In this session,
we will try to know who is an agent and what his tasks in the distribution
channel are. We already know some basic
facts about wholesaler and distributor.
The business man
cannot go places to find market for his product. Production itself is such a huge task that he
has to give all his energies and time; therefore, he chooses someone and gives
him power to act on his behalf so that he can find market for his product. So
an agent is appointed by the business man; here, the business man who appoints
an agent is commonly called in business language the Principal. The agent
represents the Principal.
The agent does
not do business for himself but for the Principal only. On behalf of the
producer, he can buy and sell but always within the guidelines set by his
Principal. For him, his income, his revenue is the commission he gets for his
services. From one point of view, the Principal, the producer of the product
may not be efficient in marketing his product and he needs some efficient man
to carry out marketing for him and for his products. Generally, agents do those
efficient tasks of marketing. Today, in mercantile purchasing, agents have
become extremely important.
Of course, there
are some kinds of agents. There are General Mercantile Agents. Their actions
bind the Principal. There are Special Agents. They are appointed for some
particular task and when the task is over, they are no more agents for the Principal.
You might have
come across Brokers in your life at one point of time or another. There is a
difference between an agent and a broker. An agent normally works for his Principalís
products finding market. But a broker makes a seller and a buyer meet. He does
not buy or sell anything but arranges a meeting between a seller and a buyer
for some business. When the deal is over, his task is finished and he gets some
commission, some money from both. The broker works for his brokerage
independent of both the seller and the buyer. The agent gets his commission
normally from the Principal only. He works according to the agreement he has
come into with the Principal.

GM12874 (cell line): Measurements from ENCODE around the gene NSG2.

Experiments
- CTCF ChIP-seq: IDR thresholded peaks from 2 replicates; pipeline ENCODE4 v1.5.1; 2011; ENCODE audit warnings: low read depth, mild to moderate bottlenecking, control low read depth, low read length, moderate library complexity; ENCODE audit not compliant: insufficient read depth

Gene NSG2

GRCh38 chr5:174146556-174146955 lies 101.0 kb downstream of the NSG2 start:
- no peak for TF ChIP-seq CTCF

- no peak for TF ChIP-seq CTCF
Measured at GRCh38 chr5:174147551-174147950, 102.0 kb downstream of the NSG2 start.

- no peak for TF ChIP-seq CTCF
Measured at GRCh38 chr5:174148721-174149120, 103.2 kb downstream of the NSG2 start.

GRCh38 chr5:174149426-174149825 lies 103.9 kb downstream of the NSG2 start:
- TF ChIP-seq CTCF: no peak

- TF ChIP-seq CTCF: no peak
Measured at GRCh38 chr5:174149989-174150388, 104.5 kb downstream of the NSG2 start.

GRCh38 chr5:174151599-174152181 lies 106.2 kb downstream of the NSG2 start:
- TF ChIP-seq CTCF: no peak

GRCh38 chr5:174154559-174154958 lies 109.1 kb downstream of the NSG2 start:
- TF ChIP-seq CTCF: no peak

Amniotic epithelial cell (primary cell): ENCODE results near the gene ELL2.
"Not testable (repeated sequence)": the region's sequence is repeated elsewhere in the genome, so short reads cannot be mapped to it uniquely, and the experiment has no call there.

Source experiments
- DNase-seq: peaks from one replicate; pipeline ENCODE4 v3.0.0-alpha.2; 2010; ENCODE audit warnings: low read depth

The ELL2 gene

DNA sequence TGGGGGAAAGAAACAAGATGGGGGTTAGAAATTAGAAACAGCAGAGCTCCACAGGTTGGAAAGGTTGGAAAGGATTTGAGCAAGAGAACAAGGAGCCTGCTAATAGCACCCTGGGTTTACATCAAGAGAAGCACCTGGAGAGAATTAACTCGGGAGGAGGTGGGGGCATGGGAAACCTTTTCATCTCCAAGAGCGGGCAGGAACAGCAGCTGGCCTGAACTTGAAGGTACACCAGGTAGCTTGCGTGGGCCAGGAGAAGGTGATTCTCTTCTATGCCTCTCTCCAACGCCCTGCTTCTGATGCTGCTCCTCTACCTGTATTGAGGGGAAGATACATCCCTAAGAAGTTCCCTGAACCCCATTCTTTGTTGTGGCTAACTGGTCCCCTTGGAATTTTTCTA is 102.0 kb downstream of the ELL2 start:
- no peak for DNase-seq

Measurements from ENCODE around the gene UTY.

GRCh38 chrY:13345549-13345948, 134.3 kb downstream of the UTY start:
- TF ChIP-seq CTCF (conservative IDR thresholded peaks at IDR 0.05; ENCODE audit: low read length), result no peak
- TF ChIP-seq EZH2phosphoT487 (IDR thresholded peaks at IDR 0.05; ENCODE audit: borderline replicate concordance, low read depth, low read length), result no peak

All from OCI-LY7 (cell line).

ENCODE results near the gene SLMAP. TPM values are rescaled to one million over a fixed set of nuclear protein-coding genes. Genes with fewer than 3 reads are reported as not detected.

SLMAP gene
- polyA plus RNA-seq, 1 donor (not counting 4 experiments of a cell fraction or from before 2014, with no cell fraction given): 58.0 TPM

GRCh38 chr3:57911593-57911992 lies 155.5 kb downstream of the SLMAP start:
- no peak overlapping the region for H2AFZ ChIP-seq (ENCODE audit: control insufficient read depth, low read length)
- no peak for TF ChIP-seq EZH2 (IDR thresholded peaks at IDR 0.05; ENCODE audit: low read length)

This is the
business process. You can now see that everyone in the business process has to
make money and they all get their shares, ultimately, from the consumers only.
For example: the producer produces soap and the cost of production of a single
soap happens to be Rs 10, including all expenses beginning from the cost of
materials to salaries for the employees covering all establishment
expenses. He sells one soap at a profit
of One rupee to the wholesaler meaning the cost of the soap now is Rs 11. The
wholesaler sells the soap at a profit of, say, 50 paise to the distributor. Now
the cost of the soap is Rs 11.50. The distributor sells the soap at the cost of
Rs 12.50 to the retailer with a profit of one rupee. And the retailer sells the
soap to the final consumer, the end-user for Rs 13.50. From the money the retailer spends on a
single piece of soap, the distributor, the wholesaler and the producer get
their share. This is just an example; at every stage there is some money added
to the cost of the product and the money added depends on the market conditions
which normally include the demand and supply issue.
Here, one thing
you must make note of. The cost of a
product for the consumer and for all always includes the logistics cost. The
product has to be transported from the place of production to the place of
consumption through various stages of storing necessity.
This is enough
for the time being and we shall move on to the next component of logistics: